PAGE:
Sam Kennedy on OMF: Red Sox aren't trying to smear Tom Yawkey with Yawkey Way change

Alex Reimer
April 26, 2018 - 1:08 pm

Red Sox president Sam Kennedy says restoring the name of Yawkey Way to Jersey Street doesn’t damage Tom Yawkey’s philanthropic legacy, despite his foundation’s arguments to the contrary.

The Boston Public Improvement Commission voted unanimously Thursday to scrap the Yawkey Way monicker. In a statement, the Yawkey Foundation blasted the decision as an attack on its charitable work. 

Kennedy, appearing on OMF for a contentious interview about the subject, says the Red Sox aren’t trying to defame Yawkey. Instead, Kennedy says the organization is focused on looking forward.

“This was more about clarifying a vision for the future,” Kennedy explained. “We’re focused on growing the game, expanding our fan base, and this was about relationships with people –– conversations with community leaders, our players, Red Sox alumni, and frankly, most importantly, our employees. We care deeply about our constituents, especially those who come to work at Fenway Park each and every day. As stewards of this franchise, we have an obligation to listen to our constituents, and especially our employees, to make sure we’re doing everything we can each and every day at Fenway to ensure it’s as welcoming and inclusive as possible. Frankly, it’s been a consistent refrain since 2002 that there are reminders and symbols of a time period when Fenway wasn't as inclusive as we want it to be.”

Last August, Red Sox principal owner John Henry told the Herald’s Michael Silverman he was “haunted” by Yawkey’s racist legacy. The Red Sox were the last team to integrate under his ownership, not signing an African-American player until Pumpsie Green in 1959. The team didn't employ any black person in any position up until 1958.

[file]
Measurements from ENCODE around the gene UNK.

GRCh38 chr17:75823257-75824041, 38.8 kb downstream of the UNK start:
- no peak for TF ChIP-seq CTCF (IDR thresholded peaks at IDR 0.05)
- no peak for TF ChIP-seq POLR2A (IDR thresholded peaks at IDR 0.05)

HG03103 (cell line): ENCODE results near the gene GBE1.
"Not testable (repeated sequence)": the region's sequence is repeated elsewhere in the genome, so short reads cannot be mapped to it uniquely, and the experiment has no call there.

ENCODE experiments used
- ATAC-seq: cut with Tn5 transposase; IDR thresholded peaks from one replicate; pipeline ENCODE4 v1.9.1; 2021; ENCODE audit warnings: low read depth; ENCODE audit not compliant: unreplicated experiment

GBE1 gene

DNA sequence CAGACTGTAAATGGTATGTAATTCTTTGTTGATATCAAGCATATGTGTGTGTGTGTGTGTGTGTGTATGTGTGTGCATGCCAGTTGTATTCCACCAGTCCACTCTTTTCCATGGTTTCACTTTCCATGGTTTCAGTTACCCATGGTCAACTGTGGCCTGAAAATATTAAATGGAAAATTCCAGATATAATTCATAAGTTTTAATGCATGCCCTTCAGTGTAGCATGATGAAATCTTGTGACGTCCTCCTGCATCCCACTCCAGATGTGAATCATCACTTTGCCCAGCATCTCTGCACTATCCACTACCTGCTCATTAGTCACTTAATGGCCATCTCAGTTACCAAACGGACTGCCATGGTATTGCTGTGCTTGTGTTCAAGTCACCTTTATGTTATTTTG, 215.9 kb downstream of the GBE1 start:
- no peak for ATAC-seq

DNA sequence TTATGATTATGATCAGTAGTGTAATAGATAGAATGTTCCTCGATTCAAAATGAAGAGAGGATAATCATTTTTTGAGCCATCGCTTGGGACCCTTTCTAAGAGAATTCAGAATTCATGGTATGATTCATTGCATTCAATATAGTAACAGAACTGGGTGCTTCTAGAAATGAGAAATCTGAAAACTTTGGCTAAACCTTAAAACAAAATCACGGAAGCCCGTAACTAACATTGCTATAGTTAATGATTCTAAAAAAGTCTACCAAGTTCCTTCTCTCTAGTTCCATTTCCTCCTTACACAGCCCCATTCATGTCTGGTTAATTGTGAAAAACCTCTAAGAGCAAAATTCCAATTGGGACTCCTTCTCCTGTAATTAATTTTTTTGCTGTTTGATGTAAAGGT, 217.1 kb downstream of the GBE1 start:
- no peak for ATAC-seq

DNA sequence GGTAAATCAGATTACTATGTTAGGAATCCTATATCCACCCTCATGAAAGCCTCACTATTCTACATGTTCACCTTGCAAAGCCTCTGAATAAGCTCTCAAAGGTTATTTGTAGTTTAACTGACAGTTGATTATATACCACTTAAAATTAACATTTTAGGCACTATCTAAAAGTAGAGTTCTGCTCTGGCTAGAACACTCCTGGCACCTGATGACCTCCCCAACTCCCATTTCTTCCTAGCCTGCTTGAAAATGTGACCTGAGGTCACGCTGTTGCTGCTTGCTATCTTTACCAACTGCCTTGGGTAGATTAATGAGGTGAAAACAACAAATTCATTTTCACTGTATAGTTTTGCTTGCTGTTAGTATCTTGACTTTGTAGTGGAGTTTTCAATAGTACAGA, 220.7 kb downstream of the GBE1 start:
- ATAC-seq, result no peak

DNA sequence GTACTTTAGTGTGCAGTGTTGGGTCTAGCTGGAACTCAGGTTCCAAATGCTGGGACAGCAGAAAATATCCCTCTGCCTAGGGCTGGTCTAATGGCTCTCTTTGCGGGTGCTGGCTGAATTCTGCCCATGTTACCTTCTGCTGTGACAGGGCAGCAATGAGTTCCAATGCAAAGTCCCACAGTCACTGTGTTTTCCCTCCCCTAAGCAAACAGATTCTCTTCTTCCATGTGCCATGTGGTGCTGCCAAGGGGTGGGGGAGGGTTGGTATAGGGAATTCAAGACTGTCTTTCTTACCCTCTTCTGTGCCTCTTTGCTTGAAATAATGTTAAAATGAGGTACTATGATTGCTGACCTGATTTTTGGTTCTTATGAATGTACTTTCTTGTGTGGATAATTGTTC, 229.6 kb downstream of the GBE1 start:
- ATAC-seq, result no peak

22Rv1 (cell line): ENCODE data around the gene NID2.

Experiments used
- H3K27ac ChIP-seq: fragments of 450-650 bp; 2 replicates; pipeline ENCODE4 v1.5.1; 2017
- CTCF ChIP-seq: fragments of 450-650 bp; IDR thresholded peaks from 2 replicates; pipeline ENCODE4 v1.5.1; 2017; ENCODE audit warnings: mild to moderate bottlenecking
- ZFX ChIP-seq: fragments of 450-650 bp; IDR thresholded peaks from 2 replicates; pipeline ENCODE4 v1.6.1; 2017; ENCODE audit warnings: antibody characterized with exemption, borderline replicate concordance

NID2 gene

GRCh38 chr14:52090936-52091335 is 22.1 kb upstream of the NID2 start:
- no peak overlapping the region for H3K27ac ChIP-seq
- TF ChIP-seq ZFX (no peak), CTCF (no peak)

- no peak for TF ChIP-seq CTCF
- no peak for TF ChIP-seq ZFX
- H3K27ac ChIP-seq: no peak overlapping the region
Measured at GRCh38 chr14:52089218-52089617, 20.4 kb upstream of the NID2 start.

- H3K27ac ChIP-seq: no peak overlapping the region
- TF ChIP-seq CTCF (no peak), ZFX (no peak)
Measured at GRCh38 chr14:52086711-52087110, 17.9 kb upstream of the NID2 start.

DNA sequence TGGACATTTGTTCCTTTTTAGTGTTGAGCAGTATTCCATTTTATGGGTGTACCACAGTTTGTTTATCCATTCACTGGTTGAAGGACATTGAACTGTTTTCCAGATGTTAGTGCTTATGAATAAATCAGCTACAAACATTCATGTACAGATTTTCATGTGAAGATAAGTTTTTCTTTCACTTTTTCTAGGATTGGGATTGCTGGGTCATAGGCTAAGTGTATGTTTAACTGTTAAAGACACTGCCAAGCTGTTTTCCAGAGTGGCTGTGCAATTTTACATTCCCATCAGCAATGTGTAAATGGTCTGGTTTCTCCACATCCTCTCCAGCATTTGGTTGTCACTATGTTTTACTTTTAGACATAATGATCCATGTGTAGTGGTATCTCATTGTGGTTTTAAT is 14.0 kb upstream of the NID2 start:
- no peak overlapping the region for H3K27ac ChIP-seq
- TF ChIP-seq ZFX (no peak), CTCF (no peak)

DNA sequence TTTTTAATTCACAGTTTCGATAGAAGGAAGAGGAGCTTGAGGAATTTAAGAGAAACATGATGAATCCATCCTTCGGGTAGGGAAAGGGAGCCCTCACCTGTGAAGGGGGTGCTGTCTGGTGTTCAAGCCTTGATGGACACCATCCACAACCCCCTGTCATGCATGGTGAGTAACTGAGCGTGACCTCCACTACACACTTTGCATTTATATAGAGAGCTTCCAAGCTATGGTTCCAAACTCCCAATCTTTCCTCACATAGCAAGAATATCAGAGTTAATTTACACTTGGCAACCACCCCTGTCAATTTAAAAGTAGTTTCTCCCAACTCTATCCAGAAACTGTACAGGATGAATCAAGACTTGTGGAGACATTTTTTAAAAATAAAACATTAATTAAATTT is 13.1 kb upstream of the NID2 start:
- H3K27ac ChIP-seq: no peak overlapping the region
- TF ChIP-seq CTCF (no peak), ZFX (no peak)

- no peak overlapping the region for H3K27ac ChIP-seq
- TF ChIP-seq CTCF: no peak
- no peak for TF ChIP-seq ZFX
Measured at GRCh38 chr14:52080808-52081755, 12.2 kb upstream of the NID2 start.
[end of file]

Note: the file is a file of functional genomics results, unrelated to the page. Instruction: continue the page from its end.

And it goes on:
Kennedy insists the Red Sox aren't trying to smear Tom Yawkey, but rather move past the organization's history of racial exclusion.

"We’re not here to debate and discuss facts from the past," he said. "We’re here to talk about a path forward. This has never been about changing the name of one street. It’s a journey we’re on as an organization. We’ve made some strides since 2002. We openly and readily admit we have a long way to go in this effort. But we want to be part of positive change for the city as we move forward.

The Yawkey Foundation has donated hundreds of millions to organizations throughout the city, including communities of color. Kennedy argues there’s a stark contrast between the Yawkey Foundation’s work and its namesake’s history of racial exclusion when he owned the Red Sox. 

“We’re drawing a clear distinction between that past, and between the things that happened that were unfortunate and reprehensible with the great work that’s being done today by a foundation that is making investments in the community,” Kennedy said. “That’s an important distinction.”

Kennedy’s statements mirror comments from Walter Carrington, the former commissioner of the Massachusetts Commission Against Discrimination. After the vote, Carrington told reporters he doesn’t think the name change affects the Yawkey Foundation’s reputation. 

“That’s an argument that I never understood,” he said. “The Ford Foundation’s benefactor was a notorious anti-semite, a notorious fan of Adolf Hiter. Publicly, Henry Ford did this. That has not tainted the Ford Foundation. The Ford Foundation did not go out trying to have a campaign to sanitize the name. You look at the Rockefeller Foundatino, the Carnegie Foundation. Their benefactors were robber barons if you look at their past. That has nothing to do with the foundation. The Yawkey Foundation is doing good work, and they will continue to do it. I don’t see how in the world this would affect the way they operate.”